Man pleads guilty in wife’s slaying
By Jason Evans
WALHALLA — A Westminster man was sentenced to more than 40 years in prison after pleading guilty to killing his wife and hiding her body in an oil drum for two weeks.
Lee Mikeal Cawthon, 42, appeared before Judge Lawton McIntosh in a courtroom inside the Oconee County Courthouse where he pleaded guilty Monday morning to murder and possession of a weapon during the commission of a violent crime.
Cawthon will receive credit for the 16 months he’s spent in jail since his arrest.
Solicitor David Wagner told the court Cawthon killed Rebecca Cawthon in April 2017.
Before her death, Wagner said, Rebecca Cawthon had been hospitalized after a domestic violence incident that required stitches, and once released, she returned to the couple’s home to “get clothes and things.”
“He thought she was probably leaving him,” Wagner told the court. “He had a handgun.”
Wagner said Cawthon shot Rebecca eight times. Cawthon told investigators he shot her in the stomach first, then again and again “to put her out of her misery,” Wagner said.
“It was a brutal shooting,” Wagner said.
The solicitor said Cawthon then stuffed his wife’s body into an oil drum. During an initial search of the property, Wagner said investigators did not find her body because the oil drum was placed in a grease pit and a tractor was parked over the pit.
The solicitor’s office made no recommendation to the court on the length of Cawthon’s sentences.
Defense attorney Austin McClain used Cawthon’s lack of a prior criminal record to push for the minimum sentence of 30 years.
“I think if there’s any case for a minimum sentence to be imposed, this is the case, your honor,” McClain said.
McClain said Lee Cawthon’s half-brother told him he believed the couple had “a great relationship.”
McClain said the comment was made because during their jobs as long-haul truckers and later liquor store owners, Lee and Rebecca “had never really spent more than 24 hours apart.”
“I don’t know where things went south,” he said.
When Rebecca returned to the home, McClain said Lee Cawthon was on “an emotional high,” believing she was coming back to him.
After Rebecca asked him for a divorce, McClain said Cawthon “snapped in a fit of rage.”
Two weeks after the murder, when Rebecca was still considered a missing person, McClain said Cawthon “walked through the front doors of the sheriff’s office and turned himself in.”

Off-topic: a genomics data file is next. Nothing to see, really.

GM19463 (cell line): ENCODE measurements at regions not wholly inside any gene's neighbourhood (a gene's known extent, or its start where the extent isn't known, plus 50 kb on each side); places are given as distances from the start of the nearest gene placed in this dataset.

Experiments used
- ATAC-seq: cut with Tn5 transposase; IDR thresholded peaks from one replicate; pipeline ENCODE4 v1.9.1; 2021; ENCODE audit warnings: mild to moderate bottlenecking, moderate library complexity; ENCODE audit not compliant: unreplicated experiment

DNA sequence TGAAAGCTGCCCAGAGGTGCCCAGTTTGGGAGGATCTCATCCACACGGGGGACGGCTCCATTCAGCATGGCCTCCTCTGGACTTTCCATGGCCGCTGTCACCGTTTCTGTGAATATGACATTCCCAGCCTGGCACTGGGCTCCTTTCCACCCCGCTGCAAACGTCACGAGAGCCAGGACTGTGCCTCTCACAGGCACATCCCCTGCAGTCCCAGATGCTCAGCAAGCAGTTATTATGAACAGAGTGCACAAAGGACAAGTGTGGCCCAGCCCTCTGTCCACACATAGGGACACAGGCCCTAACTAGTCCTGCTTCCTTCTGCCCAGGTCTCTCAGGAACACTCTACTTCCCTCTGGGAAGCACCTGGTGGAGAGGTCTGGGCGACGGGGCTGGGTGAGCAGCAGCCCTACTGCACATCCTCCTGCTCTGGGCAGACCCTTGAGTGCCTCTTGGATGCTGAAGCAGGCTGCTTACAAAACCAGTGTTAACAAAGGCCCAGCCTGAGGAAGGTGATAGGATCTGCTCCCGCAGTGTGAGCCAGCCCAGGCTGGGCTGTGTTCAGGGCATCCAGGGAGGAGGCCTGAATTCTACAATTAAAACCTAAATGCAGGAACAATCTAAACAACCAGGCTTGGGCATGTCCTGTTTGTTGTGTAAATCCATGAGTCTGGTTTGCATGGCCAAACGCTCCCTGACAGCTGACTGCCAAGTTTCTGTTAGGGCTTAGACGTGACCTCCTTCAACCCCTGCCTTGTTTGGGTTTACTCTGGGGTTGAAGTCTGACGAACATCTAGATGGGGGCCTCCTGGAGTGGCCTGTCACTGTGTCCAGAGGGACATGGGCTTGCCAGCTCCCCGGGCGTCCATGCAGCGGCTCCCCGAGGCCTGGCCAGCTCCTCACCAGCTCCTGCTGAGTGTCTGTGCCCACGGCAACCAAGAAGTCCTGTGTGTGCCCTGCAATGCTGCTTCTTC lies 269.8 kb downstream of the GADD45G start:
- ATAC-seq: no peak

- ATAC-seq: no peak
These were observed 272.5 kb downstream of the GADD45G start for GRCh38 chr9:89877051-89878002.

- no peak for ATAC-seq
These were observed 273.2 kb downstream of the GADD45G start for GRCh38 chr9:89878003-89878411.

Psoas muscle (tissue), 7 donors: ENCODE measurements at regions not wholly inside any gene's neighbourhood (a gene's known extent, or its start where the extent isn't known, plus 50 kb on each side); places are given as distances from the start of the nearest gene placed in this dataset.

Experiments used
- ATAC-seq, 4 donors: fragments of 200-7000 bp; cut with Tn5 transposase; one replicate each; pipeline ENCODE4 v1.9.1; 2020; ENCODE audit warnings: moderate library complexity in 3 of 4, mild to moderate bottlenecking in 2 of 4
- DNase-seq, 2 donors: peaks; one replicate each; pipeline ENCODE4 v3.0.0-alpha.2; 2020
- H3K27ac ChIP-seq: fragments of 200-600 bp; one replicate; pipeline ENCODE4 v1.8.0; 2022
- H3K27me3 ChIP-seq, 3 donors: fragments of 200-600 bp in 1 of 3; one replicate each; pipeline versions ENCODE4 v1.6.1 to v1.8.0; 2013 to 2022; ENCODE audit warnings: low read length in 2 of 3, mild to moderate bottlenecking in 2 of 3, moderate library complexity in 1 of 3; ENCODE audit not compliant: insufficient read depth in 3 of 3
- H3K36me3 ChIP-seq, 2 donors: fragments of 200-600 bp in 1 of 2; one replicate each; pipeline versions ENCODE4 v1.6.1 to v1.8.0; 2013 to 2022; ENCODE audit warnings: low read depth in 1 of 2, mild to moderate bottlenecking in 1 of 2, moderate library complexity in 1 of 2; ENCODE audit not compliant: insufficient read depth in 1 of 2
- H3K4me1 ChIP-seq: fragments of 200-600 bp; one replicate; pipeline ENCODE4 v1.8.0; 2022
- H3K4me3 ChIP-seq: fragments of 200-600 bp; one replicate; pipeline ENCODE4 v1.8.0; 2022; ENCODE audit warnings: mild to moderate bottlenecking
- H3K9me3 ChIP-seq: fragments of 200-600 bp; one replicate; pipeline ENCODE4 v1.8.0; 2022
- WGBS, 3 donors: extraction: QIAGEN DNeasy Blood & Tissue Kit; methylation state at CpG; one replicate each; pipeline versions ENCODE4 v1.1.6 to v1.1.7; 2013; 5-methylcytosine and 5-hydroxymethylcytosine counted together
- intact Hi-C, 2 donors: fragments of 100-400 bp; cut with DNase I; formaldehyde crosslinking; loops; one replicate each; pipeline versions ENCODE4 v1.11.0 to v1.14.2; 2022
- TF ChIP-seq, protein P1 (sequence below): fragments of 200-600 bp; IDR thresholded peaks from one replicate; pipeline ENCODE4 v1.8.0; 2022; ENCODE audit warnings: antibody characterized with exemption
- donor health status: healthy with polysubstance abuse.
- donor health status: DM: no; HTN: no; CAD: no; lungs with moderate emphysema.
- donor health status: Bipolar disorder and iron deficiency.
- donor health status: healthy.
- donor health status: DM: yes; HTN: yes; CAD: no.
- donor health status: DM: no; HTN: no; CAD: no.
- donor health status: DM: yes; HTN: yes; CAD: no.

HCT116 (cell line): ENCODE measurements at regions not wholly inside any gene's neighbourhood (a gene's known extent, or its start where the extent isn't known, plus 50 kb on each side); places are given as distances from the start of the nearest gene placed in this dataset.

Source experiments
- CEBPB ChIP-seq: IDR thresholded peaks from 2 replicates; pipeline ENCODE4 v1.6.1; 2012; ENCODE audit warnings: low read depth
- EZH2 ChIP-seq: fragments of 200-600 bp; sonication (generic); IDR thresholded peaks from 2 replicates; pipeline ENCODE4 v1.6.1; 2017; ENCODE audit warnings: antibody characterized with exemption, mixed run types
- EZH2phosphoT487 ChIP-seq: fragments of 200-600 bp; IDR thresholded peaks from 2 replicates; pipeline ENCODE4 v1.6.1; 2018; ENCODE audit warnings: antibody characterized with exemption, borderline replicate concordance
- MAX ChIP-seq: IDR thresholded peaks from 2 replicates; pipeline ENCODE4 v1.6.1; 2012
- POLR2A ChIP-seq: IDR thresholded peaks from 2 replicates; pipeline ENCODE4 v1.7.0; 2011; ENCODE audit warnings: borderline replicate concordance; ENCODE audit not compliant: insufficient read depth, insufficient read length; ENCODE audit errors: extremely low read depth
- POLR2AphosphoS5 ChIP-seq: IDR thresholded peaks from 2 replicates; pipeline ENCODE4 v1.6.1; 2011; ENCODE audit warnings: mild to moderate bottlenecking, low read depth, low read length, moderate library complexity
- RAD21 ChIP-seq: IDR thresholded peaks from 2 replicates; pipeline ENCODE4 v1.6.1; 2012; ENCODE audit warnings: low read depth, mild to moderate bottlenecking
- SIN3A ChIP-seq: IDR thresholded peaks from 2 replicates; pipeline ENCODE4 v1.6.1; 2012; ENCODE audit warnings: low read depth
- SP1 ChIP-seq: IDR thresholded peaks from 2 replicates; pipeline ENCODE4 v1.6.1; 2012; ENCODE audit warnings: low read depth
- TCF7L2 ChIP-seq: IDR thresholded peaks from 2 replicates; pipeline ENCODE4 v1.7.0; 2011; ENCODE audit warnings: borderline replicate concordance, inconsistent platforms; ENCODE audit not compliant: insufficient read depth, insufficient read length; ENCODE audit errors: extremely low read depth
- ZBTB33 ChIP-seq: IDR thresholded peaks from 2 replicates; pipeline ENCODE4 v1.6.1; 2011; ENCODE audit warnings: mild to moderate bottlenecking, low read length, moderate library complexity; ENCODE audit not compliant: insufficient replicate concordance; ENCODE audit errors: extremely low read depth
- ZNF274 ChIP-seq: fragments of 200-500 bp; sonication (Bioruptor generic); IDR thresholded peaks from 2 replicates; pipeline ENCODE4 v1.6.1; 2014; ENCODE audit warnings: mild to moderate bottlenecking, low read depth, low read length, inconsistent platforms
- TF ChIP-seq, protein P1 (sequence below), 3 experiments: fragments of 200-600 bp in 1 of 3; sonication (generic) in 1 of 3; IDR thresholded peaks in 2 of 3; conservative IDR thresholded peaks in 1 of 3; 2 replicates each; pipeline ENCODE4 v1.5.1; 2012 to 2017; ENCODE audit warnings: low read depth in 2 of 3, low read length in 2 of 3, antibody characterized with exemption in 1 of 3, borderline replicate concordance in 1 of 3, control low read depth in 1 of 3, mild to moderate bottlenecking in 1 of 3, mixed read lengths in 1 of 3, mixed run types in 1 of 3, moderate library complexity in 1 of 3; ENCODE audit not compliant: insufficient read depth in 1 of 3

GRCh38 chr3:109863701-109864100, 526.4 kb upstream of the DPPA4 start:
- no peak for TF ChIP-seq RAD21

“I certainly think he’s remorseful,” McClain said. “He’s living with the guilt of what he did.”
Wagner said Lee Cawthon had a pending assault and battery charge when he killed his wife and that investigators were “closing in” at the time of his confession.
Oconee County Sheriff Mike Crenshaw spoke to the judge in court before Cawthon’s sentencing, saying his investigators believe Rebecca “was attempting to gain her freedom from domestic violence.”
“This defendant denied her that opportunity,” Crenshaw said. “We’re here today to ask the court to deny this defendant that same opportunity, to have freedom.”
Rebecca’s mother, Lutricia F. Murray, asked McIntosh to hand down the maximum sentences. She said she believes Cawthon, if freed, “will do this to someone else’s life and destroy her family and friends.”
Since her daughter’s murder, Murray has been “stuck in a repeating hell,” she said.
“I endure from moment to moment trying to make some sense of this nightmare,” Murray said.
When she is able to sleep, Murray said she hears Rebecca’s voice calling for her.
A portion of her statement was directed at Cawthon.
“How long did she suffer?” Murray asked. “When did you decide to dispose of her like trash? Why not just let her go?”
She said Lee Cawthon allowed her and her family to believe that he did not know what happened to her during the time she was considered missing, she said.
“All I had was hope,” she said. “There is no amount of money, days in jail or prison that can forgive what she went through and what was done to her.”
During his statement to the court, Cawthon said he first met Rebecca when she was 8 years old. They met again when she was 16, he said.
“We’ve been together ever since, for 17 years,” Cawthon said. “She became my family. My friends were her friends. All my eggs were in one basket with her, and in the heat and the pain of losing all that, I made a terrible mistake.”
In addition to a 40-year murder sentence, McIntosh sentenced Cawthon to five years for the weapons charge, to be served consecutively.
“That will be effectively a life sentence for you, Mr. Cawthon,” he said.
Cawthon and McClain have 10 days to appeal the sentences.
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